In a rare Jupiter aligning with Mars moment, media pundits Lawro and Charlie Nicholas are agreed in predicting a fence sitting 1-1 draw. It is easy to understand why, with the chances of a Friday night goal-fest for the stay-at-home TV audience, unlikely from two relatively low-scoring teams.

From his own bigger picture perspective, Moyes may be inclined to view the game as a point not to lose, rather than two more to win – and will approach the game accordingly. That’s not to say, though, that it can’t be won courtesy of a quick breakaway. The hosts are strong in the air and rapid attacks through the middle might prove a more productive route to goal than crosses into the box – perhaps a reprise of Felipe Anderson’s goal against Bournemouth might do the trick. A goalless draw would be no surprise but, as always, we live in hope.

Sheffield United v West Ham – The Friday Night Match

In blog articles over the past few years, and in Gary Firmager’s much-missed fanzine Over Land and Sea before that, I have frequently written about my dislike for football matches that kick off at non-standard times. If I had my way all league games would be played on Saturdays with a 3pm kick off. Of course, with the money that Sky, and then BT, and recently Amazon have put into the Premier League, then they dictate the times when football matches are played with little thought for the fans, especially as they turn up and fill the stadiums whenever.

Of course this enables me to watch a number of West Ham games away from home on TV that I wouldn’t otherwise have seen, but in all honesty I would have preferred the game to have remained as it was before Sky pumped their money in. However I can’t change things so I have to go along with it as we all do. As for the non-standard kick off times then we now have a whole plethora of them each weekend. In addition to the 3pm start on Saturdays, we can now kick off at Saturday lunchtime, teatime and evening. On Sundays it can be lunchtime, early afternoon and late afternoon. We also have Monday Night football too, as well as all the midweek games which enable so many matches to be watched if you have the time, inclination, and are prepared to pay. This game is in addition to all those times though, and is one of the occasional games that are scheduled for a Friday evening. I’m not happy with the timing but I guess I will tune in nonetheless as it is West Ham. I really couldn’t be bothered if it wasn’t my team.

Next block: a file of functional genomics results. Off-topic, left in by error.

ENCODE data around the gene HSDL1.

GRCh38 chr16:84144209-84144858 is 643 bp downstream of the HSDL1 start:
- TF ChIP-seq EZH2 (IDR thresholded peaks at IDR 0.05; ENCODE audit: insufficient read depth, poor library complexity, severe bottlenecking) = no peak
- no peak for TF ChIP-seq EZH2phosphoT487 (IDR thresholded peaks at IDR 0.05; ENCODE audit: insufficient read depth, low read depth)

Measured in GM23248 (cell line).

This game is the return fixture of the one that was played at 3pm on Saturday 26th October, just two and a half months ago. Such a lot has happened since then, and from a West Ham viewpoint, most of it has not been good. If you remember that day, then in the first half we were the only team that wanted to play but we found it very hard to break down a well organised Sheffield defence. But a minute before half time Roberto took a long goal kick which found Anderson who set up Snodgrass to fire the ball low past Henderson to put us one up.